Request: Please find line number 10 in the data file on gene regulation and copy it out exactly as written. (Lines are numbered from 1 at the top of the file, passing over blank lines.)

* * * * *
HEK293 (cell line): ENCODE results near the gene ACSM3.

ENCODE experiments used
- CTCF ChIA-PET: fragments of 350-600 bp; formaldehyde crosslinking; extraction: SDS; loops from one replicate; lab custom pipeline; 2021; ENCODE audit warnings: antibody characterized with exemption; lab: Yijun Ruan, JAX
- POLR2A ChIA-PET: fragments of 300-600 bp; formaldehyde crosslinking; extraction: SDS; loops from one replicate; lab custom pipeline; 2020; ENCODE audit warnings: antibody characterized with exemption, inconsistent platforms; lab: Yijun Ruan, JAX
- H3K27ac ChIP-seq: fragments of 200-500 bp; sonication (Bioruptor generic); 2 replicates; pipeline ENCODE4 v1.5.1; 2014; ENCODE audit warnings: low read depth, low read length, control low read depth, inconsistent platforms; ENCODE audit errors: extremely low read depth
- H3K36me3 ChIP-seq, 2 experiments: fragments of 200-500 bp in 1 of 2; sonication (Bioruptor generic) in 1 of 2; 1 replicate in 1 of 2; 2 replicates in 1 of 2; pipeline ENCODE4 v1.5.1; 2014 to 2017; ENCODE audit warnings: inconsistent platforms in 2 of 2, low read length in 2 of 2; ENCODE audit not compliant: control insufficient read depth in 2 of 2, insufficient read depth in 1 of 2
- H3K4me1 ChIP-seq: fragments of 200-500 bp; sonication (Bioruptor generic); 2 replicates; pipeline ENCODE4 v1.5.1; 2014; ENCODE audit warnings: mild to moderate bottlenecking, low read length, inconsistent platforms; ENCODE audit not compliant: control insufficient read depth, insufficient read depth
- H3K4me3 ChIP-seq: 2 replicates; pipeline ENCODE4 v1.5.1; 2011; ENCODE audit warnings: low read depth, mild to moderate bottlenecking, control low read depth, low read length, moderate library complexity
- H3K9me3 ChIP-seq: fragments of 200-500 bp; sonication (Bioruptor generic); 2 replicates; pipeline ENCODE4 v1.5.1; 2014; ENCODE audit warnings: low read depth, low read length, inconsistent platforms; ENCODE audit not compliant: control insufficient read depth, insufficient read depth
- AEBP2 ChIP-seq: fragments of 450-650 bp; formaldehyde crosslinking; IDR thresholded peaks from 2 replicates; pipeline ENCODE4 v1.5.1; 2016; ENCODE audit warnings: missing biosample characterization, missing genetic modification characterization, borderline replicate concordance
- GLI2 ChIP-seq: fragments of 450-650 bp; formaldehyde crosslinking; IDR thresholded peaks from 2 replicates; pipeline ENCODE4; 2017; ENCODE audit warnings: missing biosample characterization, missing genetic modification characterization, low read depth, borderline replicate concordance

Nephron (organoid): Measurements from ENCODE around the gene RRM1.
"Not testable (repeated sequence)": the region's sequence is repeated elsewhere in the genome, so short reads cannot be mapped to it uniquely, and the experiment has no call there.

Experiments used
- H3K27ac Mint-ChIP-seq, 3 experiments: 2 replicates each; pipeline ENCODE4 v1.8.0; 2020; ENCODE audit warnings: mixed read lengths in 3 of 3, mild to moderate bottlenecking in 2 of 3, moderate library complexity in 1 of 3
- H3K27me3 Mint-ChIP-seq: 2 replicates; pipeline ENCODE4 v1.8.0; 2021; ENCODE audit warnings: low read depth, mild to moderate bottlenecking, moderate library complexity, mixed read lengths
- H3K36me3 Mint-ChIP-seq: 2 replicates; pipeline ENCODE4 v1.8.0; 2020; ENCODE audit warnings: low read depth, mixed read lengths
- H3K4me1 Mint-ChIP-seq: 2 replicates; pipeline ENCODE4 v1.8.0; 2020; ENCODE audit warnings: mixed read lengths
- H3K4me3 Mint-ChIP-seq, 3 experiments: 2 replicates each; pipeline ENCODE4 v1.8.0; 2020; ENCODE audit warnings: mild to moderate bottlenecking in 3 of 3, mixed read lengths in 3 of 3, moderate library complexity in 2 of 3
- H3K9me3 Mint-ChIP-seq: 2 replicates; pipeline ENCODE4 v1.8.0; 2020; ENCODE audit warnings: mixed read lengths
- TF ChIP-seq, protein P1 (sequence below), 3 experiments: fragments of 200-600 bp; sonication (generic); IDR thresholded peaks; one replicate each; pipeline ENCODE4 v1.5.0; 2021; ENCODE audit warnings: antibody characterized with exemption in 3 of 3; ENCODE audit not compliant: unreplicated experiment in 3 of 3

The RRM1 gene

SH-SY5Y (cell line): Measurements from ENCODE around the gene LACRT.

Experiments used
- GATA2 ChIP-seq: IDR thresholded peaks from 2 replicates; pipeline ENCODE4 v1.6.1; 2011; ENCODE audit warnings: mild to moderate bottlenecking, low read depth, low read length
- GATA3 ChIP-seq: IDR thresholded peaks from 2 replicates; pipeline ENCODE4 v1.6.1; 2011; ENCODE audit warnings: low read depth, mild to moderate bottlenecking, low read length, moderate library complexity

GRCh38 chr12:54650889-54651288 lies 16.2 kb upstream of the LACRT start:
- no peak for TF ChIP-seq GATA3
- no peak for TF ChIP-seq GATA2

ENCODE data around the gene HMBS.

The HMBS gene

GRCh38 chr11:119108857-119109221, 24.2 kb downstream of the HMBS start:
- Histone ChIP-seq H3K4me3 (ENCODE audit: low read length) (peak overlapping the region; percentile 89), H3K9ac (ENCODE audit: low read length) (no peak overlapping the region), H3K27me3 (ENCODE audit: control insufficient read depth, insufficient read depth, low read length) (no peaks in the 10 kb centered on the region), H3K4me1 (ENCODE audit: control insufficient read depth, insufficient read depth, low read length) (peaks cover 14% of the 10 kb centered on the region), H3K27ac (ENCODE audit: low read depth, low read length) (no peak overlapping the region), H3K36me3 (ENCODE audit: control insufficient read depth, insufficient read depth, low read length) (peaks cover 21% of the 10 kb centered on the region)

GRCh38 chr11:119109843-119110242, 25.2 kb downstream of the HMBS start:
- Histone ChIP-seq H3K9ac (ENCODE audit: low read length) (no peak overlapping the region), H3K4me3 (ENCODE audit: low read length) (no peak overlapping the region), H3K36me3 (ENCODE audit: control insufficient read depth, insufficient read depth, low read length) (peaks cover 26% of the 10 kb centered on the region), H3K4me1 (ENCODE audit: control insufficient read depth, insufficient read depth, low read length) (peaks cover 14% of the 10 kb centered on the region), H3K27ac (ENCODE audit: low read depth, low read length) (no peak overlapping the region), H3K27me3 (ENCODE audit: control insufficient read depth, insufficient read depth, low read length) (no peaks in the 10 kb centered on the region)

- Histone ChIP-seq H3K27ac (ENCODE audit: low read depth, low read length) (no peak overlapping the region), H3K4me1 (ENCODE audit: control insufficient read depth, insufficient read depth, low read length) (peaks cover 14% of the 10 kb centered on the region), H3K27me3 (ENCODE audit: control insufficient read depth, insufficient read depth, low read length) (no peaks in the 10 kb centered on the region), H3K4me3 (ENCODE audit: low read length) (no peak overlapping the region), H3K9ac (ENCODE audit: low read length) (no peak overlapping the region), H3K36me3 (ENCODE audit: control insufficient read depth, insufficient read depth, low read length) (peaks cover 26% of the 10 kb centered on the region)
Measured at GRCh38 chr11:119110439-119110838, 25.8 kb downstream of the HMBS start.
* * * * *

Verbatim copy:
- AEBP2 ChIP-seq: fragments of 450-650 bp; formaldehyde crosslinking; IDR thresholded peaks from 2 replicates; pipeline ENCODE4 v1.5.1; 2016; ENCODE audit warnings: missing biosample characterization, missing genetic modification characterization, borderline replicate concordance